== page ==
The director gave the info to Empire and you can see a video of him talking about the film after the break. Read More »

Cool Posts From Around the Web:

Here’s something for those who have wanted to see Inception nominated or awarded with more significant honors than the film has been given so far in the awards season. Sure, the top prize from the American Society of Cinematographers is essentially a technical award, but it is the technical award, and taking the prize is no small honor. Tonight Wally Pfister won the ASC Award for feature achievement for his work on Inception. Read More »

Tonight the award ceremony took place in London to honor recipients of the British Academy Film Awards, in a show hosted by the British Academy of Film and Television Arts (BAFTA). The BAFTA winners won’t have any particular effect on the Oscar race, but the lineup for winners looks very much like that which has been ratified many times over by various film awards in the US over the past few months, and which is likely to be set in stone by the Oscars.

The basic breakdown is that The King’s Speech was the big winner with seven awards in total, taking the Best Film and Outstanding British Film categories as well as acting nods for Colin Firth, Helena Bonham Carter and Geoffrey Rush. David Fincher won Best Director for The Social Network, and Inception took quite a few technical awards. All the details are after the break. Read More »

Interview: Legendary Cinematographer Roger Deakins

I’ve done a lot of interviews during my time at /Film, but I usually don’t have the opportunity to interview cinematographers. However, when the offer came to chat with Roger Deakins, I jumped at the chance. Deakins has helped to craft some of the most memorable images in the history of cinema. His insanely accomplished filmography includes the likes of The Shawshank Redemption, Revolutionary Road, and A Beautiful Mind, not to mention many of the films of the Coen Brothers. This year, Deakins received an Academy Award nomination for his work in the Coen Brothers True Grit (his 9th nomination, although he hasn’t yet won). He will also be the recipient of the American Society of Cinematographers Lifetime Achievement Award.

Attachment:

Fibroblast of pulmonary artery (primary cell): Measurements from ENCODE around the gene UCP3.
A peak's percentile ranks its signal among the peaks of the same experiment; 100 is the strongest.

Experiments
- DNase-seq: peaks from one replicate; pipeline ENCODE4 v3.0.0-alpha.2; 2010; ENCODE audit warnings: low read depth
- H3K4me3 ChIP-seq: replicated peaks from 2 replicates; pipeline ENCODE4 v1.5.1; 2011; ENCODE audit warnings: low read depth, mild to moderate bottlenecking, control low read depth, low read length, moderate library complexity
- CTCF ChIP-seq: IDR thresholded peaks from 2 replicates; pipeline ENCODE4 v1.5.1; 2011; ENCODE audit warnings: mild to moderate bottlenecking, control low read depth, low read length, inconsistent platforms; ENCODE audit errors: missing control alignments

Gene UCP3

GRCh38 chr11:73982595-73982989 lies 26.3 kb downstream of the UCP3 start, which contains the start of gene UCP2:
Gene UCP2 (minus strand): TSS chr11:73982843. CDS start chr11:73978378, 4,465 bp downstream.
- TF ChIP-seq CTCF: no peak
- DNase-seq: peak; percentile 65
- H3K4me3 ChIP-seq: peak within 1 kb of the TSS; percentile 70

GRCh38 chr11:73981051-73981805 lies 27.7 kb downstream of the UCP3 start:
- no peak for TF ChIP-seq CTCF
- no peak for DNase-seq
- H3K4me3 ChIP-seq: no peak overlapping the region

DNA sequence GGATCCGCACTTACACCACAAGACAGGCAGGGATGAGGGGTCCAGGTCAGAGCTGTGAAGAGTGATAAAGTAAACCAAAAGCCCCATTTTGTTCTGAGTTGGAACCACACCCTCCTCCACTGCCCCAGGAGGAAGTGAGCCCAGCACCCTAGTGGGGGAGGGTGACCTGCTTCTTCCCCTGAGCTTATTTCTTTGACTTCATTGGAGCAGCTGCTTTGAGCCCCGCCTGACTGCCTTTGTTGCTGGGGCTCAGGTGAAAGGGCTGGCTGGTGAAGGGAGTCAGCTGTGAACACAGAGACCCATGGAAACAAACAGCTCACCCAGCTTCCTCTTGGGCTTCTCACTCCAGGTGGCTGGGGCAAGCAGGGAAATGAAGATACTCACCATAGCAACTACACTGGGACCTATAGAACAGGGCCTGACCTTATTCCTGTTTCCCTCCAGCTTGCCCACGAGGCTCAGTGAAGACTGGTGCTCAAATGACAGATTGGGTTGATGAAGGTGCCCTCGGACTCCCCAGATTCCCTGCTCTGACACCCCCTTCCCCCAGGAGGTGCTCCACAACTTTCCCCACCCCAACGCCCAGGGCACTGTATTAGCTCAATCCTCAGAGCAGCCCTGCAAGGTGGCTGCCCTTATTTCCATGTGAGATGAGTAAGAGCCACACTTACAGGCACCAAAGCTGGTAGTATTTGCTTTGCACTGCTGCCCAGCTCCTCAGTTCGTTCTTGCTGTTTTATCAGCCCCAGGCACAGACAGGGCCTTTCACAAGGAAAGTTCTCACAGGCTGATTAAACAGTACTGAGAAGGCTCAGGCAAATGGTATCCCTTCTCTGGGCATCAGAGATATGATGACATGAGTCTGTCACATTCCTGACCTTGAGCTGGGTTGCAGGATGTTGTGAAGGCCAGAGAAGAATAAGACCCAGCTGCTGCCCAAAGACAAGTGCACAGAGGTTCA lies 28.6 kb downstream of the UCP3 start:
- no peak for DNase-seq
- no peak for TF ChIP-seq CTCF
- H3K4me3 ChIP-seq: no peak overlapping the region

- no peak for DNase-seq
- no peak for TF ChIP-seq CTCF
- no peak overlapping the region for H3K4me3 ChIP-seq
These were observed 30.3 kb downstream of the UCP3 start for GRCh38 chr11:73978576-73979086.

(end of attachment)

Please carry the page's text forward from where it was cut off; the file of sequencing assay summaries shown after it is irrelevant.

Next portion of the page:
Below is an excerpted version of our lengthy conversation. Note that there is a quasi-spoiler for True Grit in the interview.
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The Coen Brothers’ True Grit begins with a long, enigmatic shot of a lit porch at night that slowly fades into view to reveal a dead body. It’s gorgeously done, and it sets the tone for the rest of the film. But True Grit almost had a significantly different opening sequence.

I recently had the chance to chat with long-time Coen Brothers collaborator Roger Deakins, who was the cinematographer for True Grit. While my full interview with him won’t be published until tomorrow, I thought I’d share a tidbit about how the opening shot of True Grit came together. Hit the jump to hear the details. Read More »

Is ‘Full-On Horror’ Next For Joel and Ethan Coen?

With True Grit standing as the greatest box-office success of Joel and Ethan Coen‘s directorial career, the question now is naturally: what next? While some (read: me) might hope that this success would finally provide a way to finance their adaptation of To the White Sea, it seems like that’s not to be the case.

But there are other movies in the pipeline. One could be a pseudo-16mm documentary, and another could be called a “full-on horror movie.” More details, including the (not quite serious) cast idea for the monster, after the break. Read More »